As always the first step to getting your code into source control is by setting up an account. Gitlab gives a repo with 5 users free of cost. So go grab your account before it's too late. Sign up here.
Next step is to get our hosting instance which is Heroku. You can signup for an account or if you already have one, never mind, skip to the next step.
Now we are at a stage with both the code hosting and the build hosting in hand. But our goal is not just this, we need to wire them up, as every time a code committed to a branch in Gitlab, it should get deployed to the Heroku instance.
Link to this sectionStep 2: Setting up Heroku CLI in your machine
This link here is a good one to get your machine equipped with Heroku CLI.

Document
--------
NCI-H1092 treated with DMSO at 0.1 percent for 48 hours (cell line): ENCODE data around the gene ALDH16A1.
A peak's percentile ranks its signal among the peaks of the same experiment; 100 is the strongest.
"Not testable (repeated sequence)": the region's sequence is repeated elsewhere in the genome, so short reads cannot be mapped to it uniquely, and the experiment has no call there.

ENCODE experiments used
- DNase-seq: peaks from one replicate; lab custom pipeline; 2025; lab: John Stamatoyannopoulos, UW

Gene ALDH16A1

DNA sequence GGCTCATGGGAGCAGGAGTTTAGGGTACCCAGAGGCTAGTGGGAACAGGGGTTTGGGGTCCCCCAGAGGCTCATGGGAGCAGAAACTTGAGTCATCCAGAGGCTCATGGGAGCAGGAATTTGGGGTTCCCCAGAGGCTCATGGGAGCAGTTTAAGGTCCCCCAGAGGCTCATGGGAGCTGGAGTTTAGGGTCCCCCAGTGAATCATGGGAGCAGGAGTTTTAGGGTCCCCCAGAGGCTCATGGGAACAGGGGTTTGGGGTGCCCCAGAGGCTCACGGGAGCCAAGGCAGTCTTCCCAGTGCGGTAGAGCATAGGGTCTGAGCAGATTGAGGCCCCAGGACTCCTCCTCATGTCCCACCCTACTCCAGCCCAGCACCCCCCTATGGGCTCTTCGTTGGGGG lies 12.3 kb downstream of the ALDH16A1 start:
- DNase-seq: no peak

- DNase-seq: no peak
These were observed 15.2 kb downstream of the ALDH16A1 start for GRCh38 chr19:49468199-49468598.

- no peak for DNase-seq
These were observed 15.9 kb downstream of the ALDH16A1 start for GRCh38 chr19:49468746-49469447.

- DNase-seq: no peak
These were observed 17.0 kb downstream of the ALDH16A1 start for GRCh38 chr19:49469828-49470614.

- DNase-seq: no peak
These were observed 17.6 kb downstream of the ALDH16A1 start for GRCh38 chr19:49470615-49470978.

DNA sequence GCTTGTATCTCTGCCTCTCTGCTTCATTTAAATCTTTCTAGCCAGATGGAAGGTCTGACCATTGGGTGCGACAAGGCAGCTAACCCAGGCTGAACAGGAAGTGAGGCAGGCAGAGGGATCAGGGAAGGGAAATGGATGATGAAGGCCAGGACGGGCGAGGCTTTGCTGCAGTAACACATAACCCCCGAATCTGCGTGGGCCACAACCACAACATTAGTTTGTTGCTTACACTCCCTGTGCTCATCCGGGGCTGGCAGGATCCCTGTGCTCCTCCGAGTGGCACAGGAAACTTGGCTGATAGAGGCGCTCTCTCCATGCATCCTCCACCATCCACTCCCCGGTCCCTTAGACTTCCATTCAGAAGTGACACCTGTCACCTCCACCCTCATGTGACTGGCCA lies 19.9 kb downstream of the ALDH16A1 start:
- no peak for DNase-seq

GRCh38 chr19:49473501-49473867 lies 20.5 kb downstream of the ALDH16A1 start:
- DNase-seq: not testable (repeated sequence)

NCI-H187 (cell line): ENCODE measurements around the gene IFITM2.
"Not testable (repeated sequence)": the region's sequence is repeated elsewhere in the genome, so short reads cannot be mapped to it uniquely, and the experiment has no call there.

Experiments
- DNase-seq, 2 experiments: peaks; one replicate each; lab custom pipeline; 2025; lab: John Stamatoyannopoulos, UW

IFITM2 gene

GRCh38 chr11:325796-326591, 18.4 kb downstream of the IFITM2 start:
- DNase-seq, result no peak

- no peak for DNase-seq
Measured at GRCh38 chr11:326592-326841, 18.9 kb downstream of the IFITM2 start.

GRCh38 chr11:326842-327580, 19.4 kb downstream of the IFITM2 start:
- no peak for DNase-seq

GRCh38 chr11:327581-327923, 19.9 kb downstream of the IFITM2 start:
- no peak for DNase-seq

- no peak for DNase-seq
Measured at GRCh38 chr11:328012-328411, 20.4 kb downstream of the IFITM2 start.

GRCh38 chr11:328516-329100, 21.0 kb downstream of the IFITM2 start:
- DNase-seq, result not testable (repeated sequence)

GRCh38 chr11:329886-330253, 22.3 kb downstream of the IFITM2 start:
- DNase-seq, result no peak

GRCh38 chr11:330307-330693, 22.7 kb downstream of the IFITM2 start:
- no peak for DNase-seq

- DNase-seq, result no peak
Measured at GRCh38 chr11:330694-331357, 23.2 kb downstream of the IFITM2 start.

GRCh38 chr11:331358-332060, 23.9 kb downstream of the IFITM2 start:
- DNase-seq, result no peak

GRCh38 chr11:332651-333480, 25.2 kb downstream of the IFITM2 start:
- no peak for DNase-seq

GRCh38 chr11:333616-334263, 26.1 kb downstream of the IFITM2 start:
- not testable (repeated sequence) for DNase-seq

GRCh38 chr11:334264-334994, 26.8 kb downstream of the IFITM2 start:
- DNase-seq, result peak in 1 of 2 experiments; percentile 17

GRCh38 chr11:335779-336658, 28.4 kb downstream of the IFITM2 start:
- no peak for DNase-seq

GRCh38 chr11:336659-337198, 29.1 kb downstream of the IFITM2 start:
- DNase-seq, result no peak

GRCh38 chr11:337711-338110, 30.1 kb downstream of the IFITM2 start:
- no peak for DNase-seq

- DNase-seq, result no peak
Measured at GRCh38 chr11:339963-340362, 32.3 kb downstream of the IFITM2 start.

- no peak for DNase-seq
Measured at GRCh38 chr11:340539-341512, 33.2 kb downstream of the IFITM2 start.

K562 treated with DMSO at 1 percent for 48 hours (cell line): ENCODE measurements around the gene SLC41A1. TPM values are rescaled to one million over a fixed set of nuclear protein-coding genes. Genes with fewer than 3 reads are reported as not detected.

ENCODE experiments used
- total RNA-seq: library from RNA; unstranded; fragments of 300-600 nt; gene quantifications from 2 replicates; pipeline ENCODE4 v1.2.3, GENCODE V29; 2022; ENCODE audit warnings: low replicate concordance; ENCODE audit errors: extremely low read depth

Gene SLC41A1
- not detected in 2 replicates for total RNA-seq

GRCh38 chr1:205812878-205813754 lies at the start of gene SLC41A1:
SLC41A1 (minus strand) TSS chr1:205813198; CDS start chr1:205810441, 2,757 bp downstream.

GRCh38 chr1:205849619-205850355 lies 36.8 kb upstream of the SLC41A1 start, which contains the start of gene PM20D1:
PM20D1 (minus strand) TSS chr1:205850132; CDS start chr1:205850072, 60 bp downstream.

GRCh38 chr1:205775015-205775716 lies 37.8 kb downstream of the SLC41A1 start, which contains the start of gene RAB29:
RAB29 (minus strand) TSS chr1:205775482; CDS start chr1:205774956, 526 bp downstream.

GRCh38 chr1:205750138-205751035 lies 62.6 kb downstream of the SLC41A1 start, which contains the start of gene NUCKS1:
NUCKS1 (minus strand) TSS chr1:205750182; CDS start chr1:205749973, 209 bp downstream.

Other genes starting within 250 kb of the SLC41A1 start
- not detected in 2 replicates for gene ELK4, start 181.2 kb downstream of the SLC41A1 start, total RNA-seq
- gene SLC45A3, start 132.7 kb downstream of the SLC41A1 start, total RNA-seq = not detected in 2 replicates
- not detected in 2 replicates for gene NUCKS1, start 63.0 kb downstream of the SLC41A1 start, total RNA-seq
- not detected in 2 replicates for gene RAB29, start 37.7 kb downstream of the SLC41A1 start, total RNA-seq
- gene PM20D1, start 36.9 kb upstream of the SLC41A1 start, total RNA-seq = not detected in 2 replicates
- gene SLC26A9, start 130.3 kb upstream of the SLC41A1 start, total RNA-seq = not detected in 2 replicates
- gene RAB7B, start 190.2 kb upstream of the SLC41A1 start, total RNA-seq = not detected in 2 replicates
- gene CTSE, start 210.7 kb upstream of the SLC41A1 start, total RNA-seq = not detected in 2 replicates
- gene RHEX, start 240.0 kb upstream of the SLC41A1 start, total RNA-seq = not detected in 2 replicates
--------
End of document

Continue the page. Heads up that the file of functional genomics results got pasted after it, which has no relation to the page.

It's going to be a very easy step if you are on Mac and you use HomeBrew where you just say brew install heroku.
On an Ubuntu machine it would be
sudo apt-get install software-properties-common # debian only sudo add-apt-repository "deb https://cli-assets.heroku.com/branches/stable/apt ./" curl -L https://cli-assets.heroku.com/apt/release.key | sudo apt-key add - sudo apt-get update sudo apt-get install heroku
Once done, do
heroku --version to ensure heroku CLI is setup on your system. Before you can create an app on Heroku or start doing a build you will need to configure your credentials using
heroku login. You will be asked to enter your credentials and set it up.
Link to this sectionStep 3: Setting up Gitlab Runner
We will use the docker executor to run builds in isolated containers: